Scott Hendrix, emeritus professor at Princeton University and beyond doubt one of the leading experts in this country on Martin Luther, is a brave person. Just when the market for new Luther biographies appears to be saturated, he adds his to the mix. It takes its place alongside Martin Brecht’s more comprehensive one, Heiko Oberman’s more provocative one, Martin Marty’s more accessible one and many more.
Moreover, Hendrix narrates the story in an entirely standard way (Note: If you are annoyed by book reviews that summarize, skip down to the next paragraph). He divides Luther’s life into 18 chapters, moving from a description of the geographical-social-political-religious world into which he was born (Chapter 1) to Luther’s physical decline and death (Chapter 18). In between, Hendrix gives us chapters on Luther’s childhood and adolescence; the university student and his entrance into religious life; the young lecturer and preacher; his intellectual growth; the dawning of his critical consciousness; the escalation of his critique; the programmatic reform writings of 1520; his attempts to rein in more extreme proponents of reform; Luther’s efforts in reshaping the liturgy and popular piety; his marriage and his response to the peasants’ revolt; his disappointment over the laity’s stubborn indifference to his agenda; his handling of controversy among his followers; reconciling the new movement with political authority; his unrelenting preoccupation with Bible translation; his attempts to suppress apocalyptic currents; his supervision of doctoral candidates in theology; lashing out at the Roman church, the Jews, the “Enthusiasts,” etc.; old age with its accompanying sickness, pain, fear, impatience, anger and so forth; fending off new attacks from outsiders and dealing with infighting among his followers; and, finally, his personal demise.
Scanning through this sequence of topics, we can easily see that the structural form of Hendrix’s account is decidedly conventional. And yet I do not hesitate to say that this book is outstanding. What makes it so is that the material is colored in distinctively new hues. Let me list a few of them.
Almost every Luther biography is enlivened by references to Luther’s “Table Talk.” This one is too. But it goes further, in my opinion, by mining Luther’s correspondence in a new, more thorough way. Luther was a great letter writer: some 2,600 are extant. This pales, of course, next to St. Ignatius Loyola, who, as manager of a multinational corporate enterprise, wrote around 7,000. But Luther’s are, I daresay, less given to bureaucratic instruction and more marked by light-hearted banter, amusing anecdotes, friendly teasing, angry outbursts, comments on the quality of food and beer, trivia about travel difficulties and so forth.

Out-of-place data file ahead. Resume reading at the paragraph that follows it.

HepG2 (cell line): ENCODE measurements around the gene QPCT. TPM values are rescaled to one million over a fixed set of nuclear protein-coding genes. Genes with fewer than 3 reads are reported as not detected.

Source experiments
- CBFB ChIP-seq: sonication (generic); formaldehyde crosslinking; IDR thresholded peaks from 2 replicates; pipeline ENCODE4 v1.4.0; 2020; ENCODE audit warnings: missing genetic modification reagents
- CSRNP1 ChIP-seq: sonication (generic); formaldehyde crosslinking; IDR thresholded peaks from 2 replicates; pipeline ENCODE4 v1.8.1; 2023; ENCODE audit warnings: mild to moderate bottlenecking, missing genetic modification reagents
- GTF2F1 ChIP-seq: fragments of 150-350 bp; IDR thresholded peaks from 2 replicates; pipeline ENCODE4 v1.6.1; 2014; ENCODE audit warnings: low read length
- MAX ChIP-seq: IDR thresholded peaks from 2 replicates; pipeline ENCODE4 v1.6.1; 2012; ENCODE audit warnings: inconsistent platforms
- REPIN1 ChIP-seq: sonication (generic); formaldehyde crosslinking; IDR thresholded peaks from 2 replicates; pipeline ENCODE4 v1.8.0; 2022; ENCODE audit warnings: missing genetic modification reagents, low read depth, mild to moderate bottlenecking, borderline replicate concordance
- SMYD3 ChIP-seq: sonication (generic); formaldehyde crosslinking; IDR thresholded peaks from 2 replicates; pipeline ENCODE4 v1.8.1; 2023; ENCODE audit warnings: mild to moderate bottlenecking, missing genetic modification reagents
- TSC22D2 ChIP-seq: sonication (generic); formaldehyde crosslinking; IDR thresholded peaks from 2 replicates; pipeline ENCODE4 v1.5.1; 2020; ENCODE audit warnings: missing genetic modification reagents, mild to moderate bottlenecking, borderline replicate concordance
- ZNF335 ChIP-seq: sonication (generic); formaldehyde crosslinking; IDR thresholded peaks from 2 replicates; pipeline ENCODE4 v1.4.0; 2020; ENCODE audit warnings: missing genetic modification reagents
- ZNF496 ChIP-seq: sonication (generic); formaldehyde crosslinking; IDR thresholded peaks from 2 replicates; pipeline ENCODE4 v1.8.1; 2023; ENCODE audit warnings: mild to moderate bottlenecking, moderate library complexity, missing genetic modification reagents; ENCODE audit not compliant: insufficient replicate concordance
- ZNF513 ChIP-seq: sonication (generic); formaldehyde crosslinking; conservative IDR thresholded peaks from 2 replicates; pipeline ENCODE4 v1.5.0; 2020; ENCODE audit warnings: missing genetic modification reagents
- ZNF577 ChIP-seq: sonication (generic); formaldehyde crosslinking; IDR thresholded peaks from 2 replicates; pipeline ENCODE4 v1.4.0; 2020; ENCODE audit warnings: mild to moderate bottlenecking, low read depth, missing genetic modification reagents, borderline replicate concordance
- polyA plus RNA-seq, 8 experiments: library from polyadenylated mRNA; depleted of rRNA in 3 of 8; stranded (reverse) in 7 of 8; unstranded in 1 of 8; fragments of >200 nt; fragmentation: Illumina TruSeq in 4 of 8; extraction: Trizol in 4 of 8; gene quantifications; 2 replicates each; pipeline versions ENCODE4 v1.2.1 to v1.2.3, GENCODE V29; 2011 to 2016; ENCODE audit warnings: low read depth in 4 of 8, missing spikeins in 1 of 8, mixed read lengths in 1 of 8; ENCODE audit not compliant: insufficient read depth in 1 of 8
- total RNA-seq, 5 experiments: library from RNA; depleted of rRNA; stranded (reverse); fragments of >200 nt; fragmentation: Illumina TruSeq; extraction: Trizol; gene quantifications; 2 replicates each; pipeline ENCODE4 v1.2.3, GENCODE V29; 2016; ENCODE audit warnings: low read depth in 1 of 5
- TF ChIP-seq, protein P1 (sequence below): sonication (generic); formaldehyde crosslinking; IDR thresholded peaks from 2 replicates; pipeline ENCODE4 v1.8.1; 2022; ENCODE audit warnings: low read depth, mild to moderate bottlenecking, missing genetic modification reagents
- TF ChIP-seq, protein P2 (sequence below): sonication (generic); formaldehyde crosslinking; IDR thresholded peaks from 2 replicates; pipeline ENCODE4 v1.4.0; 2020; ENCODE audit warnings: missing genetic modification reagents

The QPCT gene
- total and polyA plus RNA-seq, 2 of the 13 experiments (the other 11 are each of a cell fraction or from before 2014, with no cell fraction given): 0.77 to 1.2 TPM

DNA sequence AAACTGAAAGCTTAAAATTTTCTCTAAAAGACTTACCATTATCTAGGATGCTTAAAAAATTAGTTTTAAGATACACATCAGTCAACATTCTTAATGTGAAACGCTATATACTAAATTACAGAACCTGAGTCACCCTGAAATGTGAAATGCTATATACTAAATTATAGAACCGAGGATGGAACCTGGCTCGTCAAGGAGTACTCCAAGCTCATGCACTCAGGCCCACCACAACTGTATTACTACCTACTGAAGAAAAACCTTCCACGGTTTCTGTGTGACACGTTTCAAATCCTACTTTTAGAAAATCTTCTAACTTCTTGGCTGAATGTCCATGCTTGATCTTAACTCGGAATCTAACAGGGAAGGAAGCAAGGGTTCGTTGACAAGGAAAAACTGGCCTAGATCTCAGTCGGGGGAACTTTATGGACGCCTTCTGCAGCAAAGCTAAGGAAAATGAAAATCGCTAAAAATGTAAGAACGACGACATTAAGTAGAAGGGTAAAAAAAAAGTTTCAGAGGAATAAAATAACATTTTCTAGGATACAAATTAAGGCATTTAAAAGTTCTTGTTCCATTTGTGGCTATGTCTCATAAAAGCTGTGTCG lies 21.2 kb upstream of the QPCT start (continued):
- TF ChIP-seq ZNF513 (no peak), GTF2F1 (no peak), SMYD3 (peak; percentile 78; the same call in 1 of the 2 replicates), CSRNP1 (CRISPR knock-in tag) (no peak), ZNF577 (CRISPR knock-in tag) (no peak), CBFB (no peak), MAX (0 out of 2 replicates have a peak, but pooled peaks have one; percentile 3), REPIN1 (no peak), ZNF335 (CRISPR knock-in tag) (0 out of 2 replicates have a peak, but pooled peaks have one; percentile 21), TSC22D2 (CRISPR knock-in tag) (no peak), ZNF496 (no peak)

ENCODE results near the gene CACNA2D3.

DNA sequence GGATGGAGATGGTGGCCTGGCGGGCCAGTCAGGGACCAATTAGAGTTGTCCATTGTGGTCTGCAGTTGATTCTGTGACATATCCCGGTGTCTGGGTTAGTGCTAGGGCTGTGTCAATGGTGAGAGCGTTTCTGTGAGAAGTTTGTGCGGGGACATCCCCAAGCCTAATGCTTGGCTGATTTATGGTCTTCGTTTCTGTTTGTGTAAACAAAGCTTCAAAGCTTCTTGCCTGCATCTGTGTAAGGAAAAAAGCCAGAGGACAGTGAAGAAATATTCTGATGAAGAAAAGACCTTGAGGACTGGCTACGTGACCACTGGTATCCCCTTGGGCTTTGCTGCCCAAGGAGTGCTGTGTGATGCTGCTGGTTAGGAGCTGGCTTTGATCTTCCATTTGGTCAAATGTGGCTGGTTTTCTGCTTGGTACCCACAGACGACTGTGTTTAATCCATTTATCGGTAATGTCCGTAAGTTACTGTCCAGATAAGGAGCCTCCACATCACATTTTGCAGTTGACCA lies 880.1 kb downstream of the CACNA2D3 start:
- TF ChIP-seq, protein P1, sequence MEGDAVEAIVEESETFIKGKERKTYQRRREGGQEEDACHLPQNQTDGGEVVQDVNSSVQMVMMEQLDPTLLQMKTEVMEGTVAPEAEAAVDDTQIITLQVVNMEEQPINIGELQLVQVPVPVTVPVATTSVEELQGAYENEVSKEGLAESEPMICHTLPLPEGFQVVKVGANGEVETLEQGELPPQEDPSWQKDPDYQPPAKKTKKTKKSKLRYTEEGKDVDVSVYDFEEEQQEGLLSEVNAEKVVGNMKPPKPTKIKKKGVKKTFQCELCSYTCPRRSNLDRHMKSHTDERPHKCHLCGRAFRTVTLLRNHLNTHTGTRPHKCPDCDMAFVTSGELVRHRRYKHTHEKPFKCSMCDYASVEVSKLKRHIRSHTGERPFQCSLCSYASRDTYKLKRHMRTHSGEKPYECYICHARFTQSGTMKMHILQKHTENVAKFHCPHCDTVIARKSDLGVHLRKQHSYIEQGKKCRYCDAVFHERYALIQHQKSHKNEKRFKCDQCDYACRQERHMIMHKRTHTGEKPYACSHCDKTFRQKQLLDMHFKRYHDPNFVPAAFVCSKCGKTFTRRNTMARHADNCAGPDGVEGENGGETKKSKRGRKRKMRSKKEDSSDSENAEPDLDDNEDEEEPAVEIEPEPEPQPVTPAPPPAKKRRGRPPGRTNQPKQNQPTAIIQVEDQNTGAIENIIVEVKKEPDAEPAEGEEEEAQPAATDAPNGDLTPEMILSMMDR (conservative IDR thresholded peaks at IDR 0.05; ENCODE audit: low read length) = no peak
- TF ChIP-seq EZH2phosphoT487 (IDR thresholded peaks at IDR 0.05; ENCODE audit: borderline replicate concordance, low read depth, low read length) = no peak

Some are addressed to kings, popes, even an emperor; others are written to peasants, to his wife, to his four-year-old son, etc. Some are extended discussions of his innermost spiritual difficulties, some are jokes from beginning to end, some are laundry lists of everything that’s wrong with the world, some contain gossip about this or that person’s failures or obnoxious proclivities. Obviously then, Luther’s correspondence can be mined by the biographer to illustrate a theological point, to make an abstract discussion concrete, to give a sense of the human Luther and so forth. Hendrix, as a true expert, does this extremely well: it is one of the things I enjoyed most about the book.
Another refreshing difference in Hendrix’s book is his sidestepping of old, hoary, overworked controversies. Almost every biography I know of, for instance, rehashes ad nauseam the exact content and precise moment of Luther’s “reformation discovery,” his “tower experience.” Hendrix understands that his extra-Lutheran readership is bored to tears by this. Rather, he locates Luther’s decisive turning-point in 1522, when he began to understand himself as a “reformer” called to lead a movement that would go beyond piecemeal criticisms and remake medieval Christianity. Even for a reader who is a seasoned Luther scholar, this is an interesting and persuasively argued thesis.
The best biographers know that in narrating a life, it is not enough to recount the course of events, the successes and failures, the traumatic and the trivial, the influential and the ignored, the wounds suffered or self-inflicted and the like. Alongside that narrative belongs another one, perhaps more enigmatic but indispensable for understanding who the subject really was. And this is the course of the person’s inner development, what many today would call the person’s “spirituality.” And in no way does Hendrix neglect the latter. Thus we get parallel tracks, a narrative of the external events and an account of how Luther’s inner spiritual/emotional life evolved alongside it.
Perhaps it is precisely here that Hendrix is at his best. In fact, to a great extent he allows Luther to tell us in his own words about the growth of his inner self. Looking back on his starting point as a young Augustinian friar, he described himself as “holy from head to toe.” Some 30 years later, facing his mortality, his self-designation was “a prodigious and hardened sinner.” That in a nutshell was the trajectory of Luther’s spiritual development. Christ, he said, “is not a savior of fictitious or petty sinners but of genuine ones....” If you are a “phony sinner,” your Christ is a “phony savior.” The paradox is that growth in holiness means a deepening sense of one’s own sinfulness, that we not only fall a little short but that we are utterly undeserving. And ultimately what that means is that all is gift.
Let me conclude on a personal note. As of 2016 I will have spent 40 years wandering in the wilderness of Luther scholarship. Where, I’ve often wondered, is the Promised Land? This isn’t it. But we’re getting close!